Fundamentally based on the agricultural and livestock products provided by a province characterized by its geographical and climatic diversity.
The province of Ávila was the first to receive a specific designation for its fresh beef, which comes from the indigenous cattle breed Avileńa Negra-Ibérica, one of the oldest in Europe. Genetic controls and careful feeding - based on the Carne de Ávila use of natural resources in a free-range farming system, as well as feeds authorized by the regulatory council - mean that this meat has a special guarantee of quality when it arrives in the butcher's shop window.
The area covered by the Indicación Geográfica Protegida (IGP) (Indication of Geographic Protection) of this meat coincides with the mountainous massifs of the centre of the Iberian Peninsula, principally, the sierras of Béjar, Gredos, Guadarrama, Somosierra, Urbión, Demanda and Cameros.
The characteristics of the meat are determined by the particular landscape and pastures, some of these pure pasturelands dominated by oaks, junipers and holm oaks. There are three types of meat, depending on the age of the animal: "ternera", "añojo" and "novillo" (calf, yearling and steer).
This meat can be bought in quality butchers' shops, supermarkets and restaurants. It can be distinguished from other meats by the label and the seals which guarantee the IGP.
Yemas de Avila
Yemas de Ávila o de Santa Teresa are a speciality that have added to the reputation of the city of Ávila. Arab in origin, there are many theories surrounding the appearance of this sweet, but these are always linked with the Santa Teresa.
This is a round sweet, with a yellow-orange colour, similar to an egg yolk. The sweets are coated with icing sugar, and due to their soft and creamy texture, they melt in the mouth, giving way to an intense full flavour of egg yolk. This is a very sweet product, although the sweetness is tempered slightly by lemon juice, another of the ingredients.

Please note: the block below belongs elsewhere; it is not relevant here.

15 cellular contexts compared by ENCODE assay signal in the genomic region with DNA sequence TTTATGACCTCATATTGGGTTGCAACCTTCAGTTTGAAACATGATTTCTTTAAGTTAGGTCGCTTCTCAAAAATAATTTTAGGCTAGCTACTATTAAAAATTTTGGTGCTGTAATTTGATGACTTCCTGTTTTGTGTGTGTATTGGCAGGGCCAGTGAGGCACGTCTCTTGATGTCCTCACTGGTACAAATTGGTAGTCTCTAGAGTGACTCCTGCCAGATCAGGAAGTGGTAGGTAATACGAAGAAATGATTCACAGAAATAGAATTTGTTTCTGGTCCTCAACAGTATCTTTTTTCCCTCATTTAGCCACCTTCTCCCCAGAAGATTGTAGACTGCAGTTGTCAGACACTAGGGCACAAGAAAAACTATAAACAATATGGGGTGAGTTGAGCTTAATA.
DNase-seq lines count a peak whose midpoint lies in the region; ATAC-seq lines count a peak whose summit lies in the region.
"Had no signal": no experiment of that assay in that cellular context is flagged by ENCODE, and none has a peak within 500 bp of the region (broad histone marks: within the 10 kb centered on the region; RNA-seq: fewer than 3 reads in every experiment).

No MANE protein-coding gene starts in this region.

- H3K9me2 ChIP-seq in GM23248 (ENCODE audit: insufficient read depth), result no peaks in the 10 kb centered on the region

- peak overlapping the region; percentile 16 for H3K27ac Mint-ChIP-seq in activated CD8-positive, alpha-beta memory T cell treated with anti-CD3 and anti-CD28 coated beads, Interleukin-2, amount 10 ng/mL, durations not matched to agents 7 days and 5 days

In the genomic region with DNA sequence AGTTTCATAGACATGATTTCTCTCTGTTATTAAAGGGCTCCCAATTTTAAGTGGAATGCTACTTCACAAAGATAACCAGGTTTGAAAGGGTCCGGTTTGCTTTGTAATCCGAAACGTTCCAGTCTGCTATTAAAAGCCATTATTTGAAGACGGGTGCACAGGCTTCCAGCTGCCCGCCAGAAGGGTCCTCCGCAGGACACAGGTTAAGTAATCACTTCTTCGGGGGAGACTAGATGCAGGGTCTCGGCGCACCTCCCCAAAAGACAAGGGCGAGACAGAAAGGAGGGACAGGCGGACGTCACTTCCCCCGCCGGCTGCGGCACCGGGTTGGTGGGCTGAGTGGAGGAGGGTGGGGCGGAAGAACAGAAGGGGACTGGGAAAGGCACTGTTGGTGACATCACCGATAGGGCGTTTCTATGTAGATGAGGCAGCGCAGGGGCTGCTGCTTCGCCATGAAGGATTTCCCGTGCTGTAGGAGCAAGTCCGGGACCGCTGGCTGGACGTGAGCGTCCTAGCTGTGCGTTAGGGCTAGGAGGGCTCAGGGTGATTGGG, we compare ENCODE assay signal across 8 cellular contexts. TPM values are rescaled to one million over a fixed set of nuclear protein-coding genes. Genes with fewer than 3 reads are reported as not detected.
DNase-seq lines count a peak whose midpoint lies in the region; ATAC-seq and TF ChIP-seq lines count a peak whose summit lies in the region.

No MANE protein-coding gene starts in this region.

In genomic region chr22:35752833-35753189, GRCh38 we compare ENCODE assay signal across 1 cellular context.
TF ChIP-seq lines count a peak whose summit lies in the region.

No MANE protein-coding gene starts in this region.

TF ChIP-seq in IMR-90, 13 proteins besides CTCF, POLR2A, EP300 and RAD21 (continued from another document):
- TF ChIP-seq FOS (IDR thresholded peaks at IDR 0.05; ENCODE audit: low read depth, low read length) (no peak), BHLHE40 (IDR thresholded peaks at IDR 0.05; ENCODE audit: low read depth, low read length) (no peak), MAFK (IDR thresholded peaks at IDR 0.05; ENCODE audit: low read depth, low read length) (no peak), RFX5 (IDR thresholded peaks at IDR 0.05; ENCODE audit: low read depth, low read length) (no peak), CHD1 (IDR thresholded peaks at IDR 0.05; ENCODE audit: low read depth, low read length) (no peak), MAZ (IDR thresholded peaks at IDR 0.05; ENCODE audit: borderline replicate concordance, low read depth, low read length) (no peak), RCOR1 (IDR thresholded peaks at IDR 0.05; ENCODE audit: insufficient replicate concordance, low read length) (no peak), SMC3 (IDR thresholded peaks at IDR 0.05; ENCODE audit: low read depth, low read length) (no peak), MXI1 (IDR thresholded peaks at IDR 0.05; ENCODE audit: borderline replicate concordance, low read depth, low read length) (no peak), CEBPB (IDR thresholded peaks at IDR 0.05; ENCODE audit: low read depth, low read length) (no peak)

Today, some cake shops make Yemas, but 90% of them are sold in confectioners in Ávila. Outside the province, they are sold in specialised shops and some supermarkets.
Beans of Barco de Ávila
As an introduction to the gastronomic delights of Ávila, nothing better than allowing oneself to indulge in the custom which is so rooted in our land of "going for tapas" (Ávila en Tapas), and thus tasting a multitude of different flavours and textures, which will bring you closer to the culinary habits of Ávila.
As a starter for a good meal we propose a plate of mixed appetizers with products such as pork loin and "chorizo de olla" (cured pork sausage); we can then continue our journey through the gastronomy of Ávila with the famed beans of the Barco de Ávila, with an official guarantee of quality, or chickpeas from la Morańa, the origin and basis of the esteemed "cocido moragueńo" (a local stew).
If we are looking for a lighter first course, vegetables offer many possibilities, for example green beans, stuffed onions, cabbage with garlic "arriero" or stuffed peppers. Another typical dish is "patatas revolconas", boiled and mashed potatoes, flavoured with paprika and small chunks of fried pork ("torreznillos").
Roast, fried, grilled or barbecued meats all make up a large part of Avilan cuisine. Avilan beef, from the "Ávileña" breed, and with an official guarantee of quality, offers us the chance to sample the famed "chuletón" or beef steak. But the menu also has room for roast suckling pig, roast kid, roast lamb and game.
If we prefer to include fish, the rivers Alberche and Tormes provide us with their wonderful trout, which can be fried, baked or marinaded, and will satisfy the most exquisite palate.
A good wine can accompany any menu we choose, and if we want a local one, Cebreros and El Tiemblo are two fine examples.
There is also a rich and varied selection of desserts, the most well-known of which are "yemas" (sweets made with sugar and egg yolks). But we should not forget "torrijas" (bread soaked in wine or milk, fried and sweetened), "amarguillos" (sweet made with bitter almonds), "huesitos" (marzipan sweets), "natillas" (made of egg yolks, milk and sugar), "empińonados" (sweet biscuits with pine nuts) or a selection of tarts.